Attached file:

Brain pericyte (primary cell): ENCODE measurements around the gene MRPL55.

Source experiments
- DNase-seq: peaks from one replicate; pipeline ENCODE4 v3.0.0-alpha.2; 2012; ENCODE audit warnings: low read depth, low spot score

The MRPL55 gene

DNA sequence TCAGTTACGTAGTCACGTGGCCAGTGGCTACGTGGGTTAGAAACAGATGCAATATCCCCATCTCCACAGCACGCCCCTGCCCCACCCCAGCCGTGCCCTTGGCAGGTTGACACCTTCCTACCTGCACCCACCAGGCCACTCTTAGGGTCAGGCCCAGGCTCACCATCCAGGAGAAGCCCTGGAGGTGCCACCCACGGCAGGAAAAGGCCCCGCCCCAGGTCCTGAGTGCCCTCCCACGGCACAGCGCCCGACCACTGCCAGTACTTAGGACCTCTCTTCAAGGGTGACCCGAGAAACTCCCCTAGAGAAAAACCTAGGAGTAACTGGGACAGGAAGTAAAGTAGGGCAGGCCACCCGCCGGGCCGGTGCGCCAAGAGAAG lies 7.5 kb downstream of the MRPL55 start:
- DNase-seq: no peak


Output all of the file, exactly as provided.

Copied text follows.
Brain pericyte (primary cell): ENCODE measurements around the gene MRPL55.

Source experiments
- DNase-seq: peaks from one replicate; pipeline ENCODE4 v3.0.0-alpha.2; 2012; ENCODE audit warnings: low read depth, low spot score

The MRPL55 gene

DNA sequence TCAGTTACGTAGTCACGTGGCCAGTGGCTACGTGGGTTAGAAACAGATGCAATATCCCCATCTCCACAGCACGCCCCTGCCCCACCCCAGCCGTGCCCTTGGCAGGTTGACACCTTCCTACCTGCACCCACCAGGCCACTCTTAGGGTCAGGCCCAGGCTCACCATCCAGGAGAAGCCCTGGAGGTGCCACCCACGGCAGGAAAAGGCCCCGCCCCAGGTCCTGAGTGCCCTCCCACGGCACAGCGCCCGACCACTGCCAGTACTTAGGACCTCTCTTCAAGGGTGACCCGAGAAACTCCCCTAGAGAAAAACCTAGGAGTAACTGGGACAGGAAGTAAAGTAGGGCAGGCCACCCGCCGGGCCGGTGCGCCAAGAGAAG lies 7.5 kb downstream of the MRPL55 start:
- DNase-seq: no peak